A Walk Across America

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A Walk Across America is a nonfiction travel book first published in 1979. It was the first book written by travel author Peter Jenkins, with support from the National Geographic Society. The book depicts his journey from Alfred, New York to New Orleans, Louisiana. While upon his journey of self-discovery, he surmounted the travails of travel, engaged himself in others' lives, lost his best friend, experienced a religious conversion, and courted a new wife. The book would lead to a sequel, as well as a writing career.

Synopsis[edit]

Peter Jenkins was raised in a northern middle-class suburban home in Connecticut.[1] While attending Alfred University, he contracted an early marriage despite his sympathies for the new hippie youth movement and its belief in free love. Feeling stifled by both his environment and his marriage, he graduated on 30 May 1973.[2] After separating from his wife, he cast about for an escape. He decided that despite his dislike of his native land, he would meet its citizens by walking from his college town of Alfred to the Gulf of Mexico before continuing across the United States. On 15 October 1973, he shouldered his pack, whistled up his dog Cooper, and began walking south. He planned to stop and work during his journey whenever he needed money.[3]

Jenkins' trip to the Gulf saw him lay over for the winter in Appalachia before he continued south. He worked at various laboring jobs, such as sawmill hand, as money was needed.[4] As a hippie Damnyankee outsider, Jenkins sometimes met with suspicion and hostility.[5] More often, he was greeted with hospitality from those from whom he least expected it. On occasion, initial hostility from others morphed into good will and friendship.[6] Jenkins was invited to stay in the home of various good samaritans who invited him for a stay, including an Appalachian hermit[7] and an African-American family. On occasion, he lived with his samaritans for considerable lengths of time; his stay with the African-American family lasted several months.[8]

At one of his stays, at The Farm hippie commune in Tennessee, Cooper was run over and killed by a truck. At the same time, the communards were pressuring him to join them. After burying Cooper, he sorrowfully continued his hike solo, headed for Alabama.[9] Once there, he met Governor George Wallace; Wallace alerted state employees to keep a helpful lookout for Jenkins.[10] Jenkins then attended a revival meeting in Mobile run by James Robison and embraced the Christian faith.[11] Jenkins ended his trek in New Orleans, where he courted his new wife Barbara while they were living in a seminary. After some self-doubt as to her fitness to hike with him to the west coast, Barbara joined him in his journey.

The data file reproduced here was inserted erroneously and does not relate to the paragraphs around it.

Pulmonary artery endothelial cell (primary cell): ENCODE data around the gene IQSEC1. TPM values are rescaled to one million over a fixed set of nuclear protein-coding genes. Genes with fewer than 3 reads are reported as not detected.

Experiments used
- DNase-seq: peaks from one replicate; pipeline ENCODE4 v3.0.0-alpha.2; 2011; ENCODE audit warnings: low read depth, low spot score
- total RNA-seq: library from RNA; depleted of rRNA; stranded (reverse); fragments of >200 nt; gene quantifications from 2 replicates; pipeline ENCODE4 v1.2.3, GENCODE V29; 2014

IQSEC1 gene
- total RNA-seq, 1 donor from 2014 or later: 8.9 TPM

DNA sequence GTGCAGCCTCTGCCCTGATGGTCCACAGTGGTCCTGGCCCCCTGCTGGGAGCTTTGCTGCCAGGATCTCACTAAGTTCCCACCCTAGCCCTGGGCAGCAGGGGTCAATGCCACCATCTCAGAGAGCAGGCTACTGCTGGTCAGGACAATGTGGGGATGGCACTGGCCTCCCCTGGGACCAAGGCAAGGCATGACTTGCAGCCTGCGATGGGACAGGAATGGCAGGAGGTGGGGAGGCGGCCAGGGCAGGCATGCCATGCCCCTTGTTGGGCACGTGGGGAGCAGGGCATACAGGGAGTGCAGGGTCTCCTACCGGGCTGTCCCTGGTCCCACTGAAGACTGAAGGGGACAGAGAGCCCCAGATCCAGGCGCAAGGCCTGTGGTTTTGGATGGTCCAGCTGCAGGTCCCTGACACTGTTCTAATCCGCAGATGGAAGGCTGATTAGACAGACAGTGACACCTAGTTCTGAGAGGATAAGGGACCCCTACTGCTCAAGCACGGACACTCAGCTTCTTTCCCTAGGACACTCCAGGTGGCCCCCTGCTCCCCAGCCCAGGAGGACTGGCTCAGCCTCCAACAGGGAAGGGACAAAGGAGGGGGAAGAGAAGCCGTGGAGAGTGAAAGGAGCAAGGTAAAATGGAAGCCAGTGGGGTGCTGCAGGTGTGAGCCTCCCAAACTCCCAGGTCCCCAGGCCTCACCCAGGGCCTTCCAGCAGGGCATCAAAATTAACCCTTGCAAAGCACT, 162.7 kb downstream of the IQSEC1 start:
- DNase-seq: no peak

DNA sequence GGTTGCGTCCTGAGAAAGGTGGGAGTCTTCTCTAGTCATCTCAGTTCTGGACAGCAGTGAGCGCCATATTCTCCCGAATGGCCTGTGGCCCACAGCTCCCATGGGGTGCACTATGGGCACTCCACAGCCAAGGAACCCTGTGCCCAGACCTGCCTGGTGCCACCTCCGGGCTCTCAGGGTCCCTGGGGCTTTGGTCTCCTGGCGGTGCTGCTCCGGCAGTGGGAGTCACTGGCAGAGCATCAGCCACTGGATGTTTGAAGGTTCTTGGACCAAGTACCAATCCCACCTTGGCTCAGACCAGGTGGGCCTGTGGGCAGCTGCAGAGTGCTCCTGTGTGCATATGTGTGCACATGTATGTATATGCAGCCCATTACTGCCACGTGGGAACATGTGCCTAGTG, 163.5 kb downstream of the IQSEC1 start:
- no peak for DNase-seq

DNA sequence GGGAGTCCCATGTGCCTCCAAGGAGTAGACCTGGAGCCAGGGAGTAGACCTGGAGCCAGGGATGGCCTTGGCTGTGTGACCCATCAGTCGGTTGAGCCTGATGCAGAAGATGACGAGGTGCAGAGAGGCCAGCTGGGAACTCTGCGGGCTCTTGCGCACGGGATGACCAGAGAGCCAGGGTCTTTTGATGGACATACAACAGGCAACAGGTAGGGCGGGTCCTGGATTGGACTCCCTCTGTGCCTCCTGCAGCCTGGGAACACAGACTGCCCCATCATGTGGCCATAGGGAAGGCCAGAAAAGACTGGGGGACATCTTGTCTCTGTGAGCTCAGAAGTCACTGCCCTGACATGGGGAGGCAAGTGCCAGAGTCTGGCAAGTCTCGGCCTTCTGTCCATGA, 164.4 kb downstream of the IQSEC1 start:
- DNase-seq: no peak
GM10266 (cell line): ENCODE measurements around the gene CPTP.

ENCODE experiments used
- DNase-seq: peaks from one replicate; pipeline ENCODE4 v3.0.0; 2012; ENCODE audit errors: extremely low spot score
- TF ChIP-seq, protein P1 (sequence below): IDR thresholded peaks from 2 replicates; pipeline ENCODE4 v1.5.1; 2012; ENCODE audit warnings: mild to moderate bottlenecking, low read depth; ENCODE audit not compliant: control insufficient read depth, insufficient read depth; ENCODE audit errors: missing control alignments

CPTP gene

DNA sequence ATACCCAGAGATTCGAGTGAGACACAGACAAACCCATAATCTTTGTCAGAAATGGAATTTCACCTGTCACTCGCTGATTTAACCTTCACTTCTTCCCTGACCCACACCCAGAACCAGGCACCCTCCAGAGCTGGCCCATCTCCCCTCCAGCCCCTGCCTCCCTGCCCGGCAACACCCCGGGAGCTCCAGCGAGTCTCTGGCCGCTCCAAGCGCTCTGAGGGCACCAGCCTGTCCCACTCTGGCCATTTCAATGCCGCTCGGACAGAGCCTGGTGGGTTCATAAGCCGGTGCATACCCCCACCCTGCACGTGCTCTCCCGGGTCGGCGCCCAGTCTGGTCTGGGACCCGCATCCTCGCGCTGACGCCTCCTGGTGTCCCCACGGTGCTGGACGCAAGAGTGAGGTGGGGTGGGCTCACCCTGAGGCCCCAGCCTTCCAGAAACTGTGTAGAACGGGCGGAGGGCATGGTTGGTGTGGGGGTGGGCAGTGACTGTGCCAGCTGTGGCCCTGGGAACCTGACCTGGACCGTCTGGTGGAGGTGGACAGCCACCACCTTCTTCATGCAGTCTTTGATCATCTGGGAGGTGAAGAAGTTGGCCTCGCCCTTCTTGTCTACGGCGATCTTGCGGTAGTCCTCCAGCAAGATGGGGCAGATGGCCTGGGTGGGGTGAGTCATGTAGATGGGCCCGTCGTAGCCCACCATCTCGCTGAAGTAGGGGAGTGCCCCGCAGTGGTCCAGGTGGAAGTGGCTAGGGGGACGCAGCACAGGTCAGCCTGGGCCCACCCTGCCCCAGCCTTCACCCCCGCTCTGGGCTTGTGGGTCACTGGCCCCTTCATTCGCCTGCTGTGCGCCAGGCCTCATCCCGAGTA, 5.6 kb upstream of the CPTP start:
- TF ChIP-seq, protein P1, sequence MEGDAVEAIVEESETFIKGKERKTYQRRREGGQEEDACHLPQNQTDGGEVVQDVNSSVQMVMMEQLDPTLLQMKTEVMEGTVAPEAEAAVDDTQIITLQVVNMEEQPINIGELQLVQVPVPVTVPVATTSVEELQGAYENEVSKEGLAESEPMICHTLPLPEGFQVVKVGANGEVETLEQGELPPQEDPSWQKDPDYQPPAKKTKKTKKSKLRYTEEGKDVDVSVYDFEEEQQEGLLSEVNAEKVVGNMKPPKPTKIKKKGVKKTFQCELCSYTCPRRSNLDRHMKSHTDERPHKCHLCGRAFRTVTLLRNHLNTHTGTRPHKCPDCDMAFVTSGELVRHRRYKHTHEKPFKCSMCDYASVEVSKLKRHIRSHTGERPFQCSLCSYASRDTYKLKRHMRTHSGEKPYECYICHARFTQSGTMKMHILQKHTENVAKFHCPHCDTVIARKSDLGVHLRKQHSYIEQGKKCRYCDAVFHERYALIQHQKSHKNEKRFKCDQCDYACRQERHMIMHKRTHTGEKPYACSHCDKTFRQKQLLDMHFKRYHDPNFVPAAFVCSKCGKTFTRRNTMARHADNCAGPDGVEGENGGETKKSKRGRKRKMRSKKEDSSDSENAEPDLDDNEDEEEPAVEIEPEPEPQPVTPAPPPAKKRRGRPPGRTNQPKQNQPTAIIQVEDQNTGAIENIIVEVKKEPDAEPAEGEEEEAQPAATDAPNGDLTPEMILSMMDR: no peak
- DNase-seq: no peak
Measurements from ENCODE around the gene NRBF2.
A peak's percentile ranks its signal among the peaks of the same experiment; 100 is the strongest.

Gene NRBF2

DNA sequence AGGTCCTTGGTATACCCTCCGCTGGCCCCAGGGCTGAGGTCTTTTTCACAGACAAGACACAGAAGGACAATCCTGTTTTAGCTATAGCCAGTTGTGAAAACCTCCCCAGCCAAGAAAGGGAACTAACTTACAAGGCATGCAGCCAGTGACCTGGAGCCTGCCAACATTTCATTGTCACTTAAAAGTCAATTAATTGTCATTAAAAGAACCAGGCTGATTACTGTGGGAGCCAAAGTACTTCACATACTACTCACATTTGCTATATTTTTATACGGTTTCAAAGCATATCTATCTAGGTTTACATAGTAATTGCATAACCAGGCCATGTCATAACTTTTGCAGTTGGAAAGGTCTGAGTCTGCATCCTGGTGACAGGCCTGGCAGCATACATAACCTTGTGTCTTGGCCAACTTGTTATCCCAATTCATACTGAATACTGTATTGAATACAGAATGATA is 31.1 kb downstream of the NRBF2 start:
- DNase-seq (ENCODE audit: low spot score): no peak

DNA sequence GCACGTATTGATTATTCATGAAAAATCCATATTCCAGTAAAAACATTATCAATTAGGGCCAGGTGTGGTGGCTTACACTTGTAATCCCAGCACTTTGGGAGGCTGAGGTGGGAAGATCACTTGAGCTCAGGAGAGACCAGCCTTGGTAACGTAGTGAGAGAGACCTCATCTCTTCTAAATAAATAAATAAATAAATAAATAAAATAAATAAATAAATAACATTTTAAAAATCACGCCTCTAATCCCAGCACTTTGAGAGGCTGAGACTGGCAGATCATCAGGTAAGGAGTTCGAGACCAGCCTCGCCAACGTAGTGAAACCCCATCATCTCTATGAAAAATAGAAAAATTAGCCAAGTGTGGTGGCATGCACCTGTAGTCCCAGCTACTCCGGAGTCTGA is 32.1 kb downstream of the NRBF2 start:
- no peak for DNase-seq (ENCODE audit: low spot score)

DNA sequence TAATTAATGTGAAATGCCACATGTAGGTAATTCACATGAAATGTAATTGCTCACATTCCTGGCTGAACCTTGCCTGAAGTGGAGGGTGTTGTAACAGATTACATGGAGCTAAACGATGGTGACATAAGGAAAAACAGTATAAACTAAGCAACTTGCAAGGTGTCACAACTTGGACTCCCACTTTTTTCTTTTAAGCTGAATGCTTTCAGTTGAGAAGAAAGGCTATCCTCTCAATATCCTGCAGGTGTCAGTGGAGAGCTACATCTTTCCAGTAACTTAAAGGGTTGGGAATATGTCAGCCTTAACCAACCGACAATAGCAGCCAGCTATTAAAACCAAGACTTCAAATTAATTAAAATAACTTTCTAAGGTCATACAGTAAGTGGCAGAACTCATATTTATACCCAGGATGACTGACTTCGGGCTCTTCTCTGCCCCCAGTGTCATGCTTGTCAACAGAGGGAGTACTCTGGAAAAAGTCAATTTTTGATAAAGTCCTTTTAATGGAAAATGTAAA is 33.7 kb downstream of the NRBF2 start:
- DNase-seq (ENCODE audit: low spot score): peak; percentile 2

Themes[edit]

A young man's process of coming of age and self-discovery are the themes of A Walk Across America. Realizing that his point of view is limited by his suburban rearing, Jenkins is determined to learn more about other American lifestyles. His route takes him into the American south, a region reputed for racial and social prejudice; because he is an outsider, this makes him apprehensive. However, he was befriended by, and befriended, a wide array of people living outside his cultural ken.[12] His travails on his odyssey added to the tension, whether nearly dying of influenza in an Appalachian Trail shelter,[13] being threatened by prejudiced lawmen or rednecks,[5] or menaced by wide trucks on a narrow bridge.[14]

Jenkins' own summary of his book: "I started out searching for myself and my country, and found both."[15]

Publication details[edit]

Jenkins walked into the National Geographic Society's office in Washington early in his trip seeking support. The Society supplied him with a camera and lenses, and advised him of their interest in the book.[16] He began writing an article for them when he got to New Orleans in 1975.[17] Jenkins began writing A Walk Across America in Winter, 1976 while on a ranch in the Rocky Mountains; he completed the book in Ouray, Colorado in 1978.[18]

Published in 1979, A Walk Across America was into its sixth edition within a year, as it spent three months on the New York Times bestseller list.[19] It was a selection of both the Newsweek Condensed Book Club and Reader's Digest Condensed Books. It was also an alternate selection of the Word Book Club and the Literary Guild.[20] A Walk Across America has been printed in 30 editions, including one on Amazon Kindle.[21]

Analysis[edit]

The book's enduring popularity may be judged by the fact that it has over 200 reviews posted on Amazon.com; reviewers' average rating for the book is 4.4 stars out of 5 possible. There was a 25th anniversary printing reissued. An academic reviewing on Amazon notes that he uses A Walk Across America as a text for classes.[21]

Endnotes[edit]

  1. ^ Jenkins, pp. 15-16.
  2. ^ Jenkins, pp. 18-22.
  3. ^ Jenkins, pp. 25-36.
  4. ^ Jenkins, pp. 155-161, 171-172.
  5. ^ a b Jenkins, 119-124, 167-172.
  6. ^ Jenkins, pp. 121, 246-250, 260-267.
  7. ^ Jenkins, pp. 175-190.
  8. ^ Jenkins, pp. 129-154, 171-182, 186-195.
  9. ^ Jenkins, pp. 197-234.
  10. ^ Jenkins, pp. 253-256.
  11. ^ Jenkins, pp. 274-288.
  12. ^ Jenkins, entirety.
  13. ^ Jenkins, pp. 116-118.
  14. ^ Jenkins, pp. 295-296.
  15. ^ Jenkins, p. 294.
  16. ^ Jenkins, pp. 54-58.
  17. ^ Jenkins, p. 302.
  18. ^ Jenkins, pp. 319-320.
  19. ^ Cover copy on sixth edition.
  20. ^ Reverse of title page, sixth edition.
  21. ^ a b Amazon listing at [1] Retrieved 3 May 2015.

References[edit]

Further works by Peter Jenkins[edit]

  • A Walk Across America (1979)
  • The Walk West (1981)
  • Journey into China (1982)
  • The Tennessee Sampler (1985)
  • Across China (1986)
  • The Road Unseen (1987)
  • Close Friends (1989)
  • Along the Edge of America (1995)
  • The Untamed Coast (1995)
  • Looking for Alaska (2001)